Like Mark Workman, Jerry West, Hot Rod Hundley and others from the old Kanawha Valley Conference, Price thrilled local fans by signing with West Virginia. He suffered horrific knee issues at WVU that ended his dreams of a pro career, and should have ended his college career, but he would not disappoint the fans in his home state. He played in great pain at WVU from 1970-72, often guarded the opposing team's best player and still averaged almost eight points and five rebounds in his career.
Throughout his playing career, Price was known for playing the game the right way. His high school teammate Phillips shared this story.
"We were playing Parkersburg and winning by about 17 points in the second half," Phillips said. "One of their guards was talking trash to Sonny Burls and Sonny kept telling him, 'Look at the scoreboard, look at the scoreboard.'
"Curt came over to Sonny and reminded him that type of behavior was not necessary. Trash talking and technical fouls were not acceptable to Coach Romano or to Curt, and he refused to let us act that way."
After working professionally with the Job Corps in many parts of the country, Price moved back to Charleston in 2012. It is good to have him back.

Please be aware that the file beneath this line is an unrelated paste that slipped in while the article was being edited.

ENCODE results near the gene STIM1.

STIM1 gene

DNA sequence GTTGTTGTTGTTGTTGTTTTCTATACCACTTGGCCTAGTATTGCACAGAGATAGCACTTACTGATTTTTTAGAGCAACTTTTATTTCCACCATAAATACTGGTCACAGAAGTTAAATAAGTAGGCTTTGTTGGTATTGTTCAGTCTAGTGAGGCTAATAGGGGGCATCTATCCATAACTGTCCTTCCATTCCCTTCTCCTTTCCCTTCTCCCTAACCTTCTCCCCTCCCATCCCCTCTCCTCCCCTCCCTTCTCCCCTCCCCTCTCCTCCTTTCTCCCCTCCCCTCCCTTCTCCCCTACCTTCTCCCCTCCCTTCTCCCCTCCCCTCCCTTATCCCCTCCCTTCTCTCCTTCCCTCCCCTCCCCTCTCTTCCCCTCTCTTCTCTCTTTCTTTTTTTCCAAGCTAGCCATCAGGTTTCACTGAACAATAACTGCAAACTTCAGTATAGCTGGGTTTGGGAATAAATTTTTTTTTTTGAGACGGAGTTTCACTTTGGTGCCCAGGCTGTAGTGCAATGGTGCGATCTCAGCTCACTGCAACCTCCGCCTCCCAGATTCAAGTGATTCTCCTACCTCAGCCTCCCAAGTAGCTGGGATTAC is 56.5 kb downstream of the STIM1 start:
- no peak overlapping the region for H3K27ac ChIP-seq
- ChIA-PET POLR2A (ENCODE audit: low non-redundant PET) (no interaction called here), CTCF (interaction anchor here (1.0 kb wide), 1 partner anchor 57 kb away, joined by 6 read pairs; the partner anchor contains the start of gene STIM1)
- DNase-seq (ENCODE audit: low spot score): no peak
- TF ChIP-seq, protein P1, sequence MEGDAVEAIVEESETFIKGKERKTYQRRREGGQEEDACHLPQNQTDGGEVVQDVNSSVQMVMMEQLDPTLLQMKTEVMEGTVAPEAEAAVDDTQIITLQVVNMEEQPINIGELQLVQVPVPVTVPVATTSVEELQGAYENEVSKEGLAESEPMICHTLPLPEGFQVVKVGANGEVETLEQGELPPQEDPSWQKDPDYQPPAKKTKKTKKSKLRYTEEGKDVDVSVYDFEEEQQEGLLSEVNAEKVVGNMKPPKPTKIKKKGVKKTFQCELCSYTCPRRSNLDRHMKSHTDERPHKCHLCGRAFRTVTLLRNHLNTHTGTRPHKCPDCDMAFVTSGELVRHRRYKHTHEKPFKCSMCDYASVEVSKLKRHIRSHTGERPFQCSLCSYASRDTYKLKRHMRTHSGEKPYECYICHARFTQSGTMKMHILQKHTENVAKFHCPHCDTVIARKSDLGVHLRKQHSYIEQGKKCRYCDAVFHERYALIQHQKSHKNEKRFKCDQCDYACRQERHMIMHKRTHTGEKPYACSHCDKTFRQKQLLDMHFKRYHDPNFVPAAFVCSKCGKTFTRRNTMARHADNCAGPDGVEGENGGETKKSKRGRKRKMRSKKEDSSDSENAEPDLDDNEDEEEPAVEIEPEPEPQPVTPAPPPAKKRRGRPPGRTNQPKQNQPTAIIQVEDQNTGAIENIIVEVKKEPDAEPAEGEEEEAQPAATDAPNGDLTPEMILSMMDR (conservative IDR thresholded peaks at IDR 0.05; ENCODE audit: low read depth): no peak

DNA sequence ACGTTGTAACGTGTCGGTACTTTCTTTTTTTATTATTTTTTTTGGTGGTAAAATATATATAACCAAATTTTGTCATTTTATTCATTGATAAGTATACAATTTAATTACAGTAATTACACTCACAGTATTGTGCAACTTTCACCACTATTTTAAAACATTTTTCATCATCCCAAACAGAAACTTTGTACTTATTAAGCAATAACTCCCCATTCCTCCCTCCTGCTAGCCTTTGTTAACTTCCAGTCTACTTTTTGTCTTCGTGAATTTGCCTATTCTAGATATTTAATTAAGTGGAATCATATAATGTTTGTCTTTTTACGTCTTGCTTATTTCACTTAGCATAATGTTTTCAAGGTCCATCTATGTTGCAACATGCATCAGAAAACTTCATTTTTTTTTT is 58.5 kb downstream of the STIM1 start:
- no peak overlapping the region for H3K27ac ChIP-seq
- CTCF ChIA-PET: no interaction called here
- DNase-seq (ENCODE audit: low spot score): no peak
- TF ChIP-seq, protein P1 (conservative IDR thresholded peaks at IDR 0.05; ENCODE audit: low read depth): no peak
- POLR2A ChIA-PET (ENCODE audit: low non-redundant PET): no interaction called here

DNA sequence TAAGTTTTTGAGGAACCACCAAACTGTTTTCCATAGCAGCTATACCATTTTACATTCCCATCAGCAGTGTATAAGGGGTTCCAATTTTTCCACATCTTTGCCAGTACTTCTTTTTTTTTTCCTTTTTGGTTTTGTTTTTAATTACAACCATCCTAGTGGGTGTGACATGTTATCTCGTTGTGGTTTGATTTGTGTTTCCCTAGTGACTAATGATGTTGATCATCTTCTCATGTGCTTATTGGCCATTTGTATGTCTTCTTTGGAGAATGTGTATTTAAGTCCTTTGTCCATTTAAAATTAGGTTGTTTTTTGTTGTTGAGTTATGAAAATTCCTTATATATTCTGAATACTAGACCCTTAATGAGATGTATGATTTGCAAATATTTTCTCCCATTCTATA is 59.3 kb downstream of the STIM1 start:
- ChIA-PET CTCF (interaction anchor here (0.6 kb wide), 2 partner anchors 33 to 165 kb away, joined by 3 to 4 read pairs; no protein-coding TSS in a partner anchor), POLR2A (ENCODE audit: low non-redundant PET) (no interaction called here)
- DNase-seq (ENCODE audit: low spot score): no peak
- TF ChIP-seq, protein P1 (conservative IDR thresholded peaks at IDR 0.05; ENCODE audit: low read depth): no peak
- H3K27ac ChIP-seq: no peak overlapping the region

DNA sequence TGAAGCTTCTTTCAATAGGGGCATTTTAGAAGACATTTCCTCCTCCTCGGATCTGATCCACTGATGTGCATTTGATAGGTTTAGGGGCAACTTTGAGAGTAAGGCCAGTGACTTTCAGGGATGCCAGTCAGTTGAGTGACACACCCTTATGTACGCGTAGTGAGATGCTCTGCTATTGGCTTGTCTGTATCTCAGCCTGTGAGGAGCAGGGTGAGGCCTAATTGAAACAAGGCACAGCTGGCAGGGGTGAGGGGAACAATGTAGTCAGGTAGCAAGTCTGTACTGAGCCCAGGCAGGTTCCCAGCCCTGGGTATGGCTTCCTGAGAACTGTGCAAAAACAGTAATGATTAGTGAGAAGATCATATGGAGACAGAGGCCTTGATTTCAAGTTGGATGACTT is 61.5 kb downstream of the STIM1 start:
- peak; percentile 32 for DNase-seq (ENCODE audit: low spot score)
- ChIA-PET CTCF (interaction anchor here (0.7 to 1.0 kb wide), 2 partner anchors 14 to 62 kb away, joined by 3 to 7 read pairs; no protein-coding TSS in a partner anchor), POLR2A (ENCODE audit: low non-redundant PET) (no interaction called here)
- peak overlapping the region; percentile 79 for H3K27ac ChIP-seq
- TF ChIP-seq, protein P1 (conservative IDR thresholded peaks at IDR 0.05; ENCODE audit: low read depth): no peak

He is not only a part of our basketball history, but also our music history. He loves music as much as basketball. He played piano as a youngster and then switched to guitar. In a story with Gazette writer Sandy Wells in March of 2008, he talked about playing with the King Sound Interpreters and touring in Myrtle Beach, Virginia Beach and Atlanta.
In college he played with a band that toured in Boston and New Jersey. One day he played a Saturday afternoon basketball game in Morgantown and a dance that night in Fairmont. A young Stevie Wonder walked in since he happened to be playing a concert in Fairmont. He asked if he could sit in on drums. Little did Stevie know he wasn't the biggest celebrity in the Holiday Inn that night.
Stevie Wonder wrote and performed "Sir Duke," but in this area, Curt Price will always be known as "The King."
Reach Frank Giardina at fl...@hotmail.com.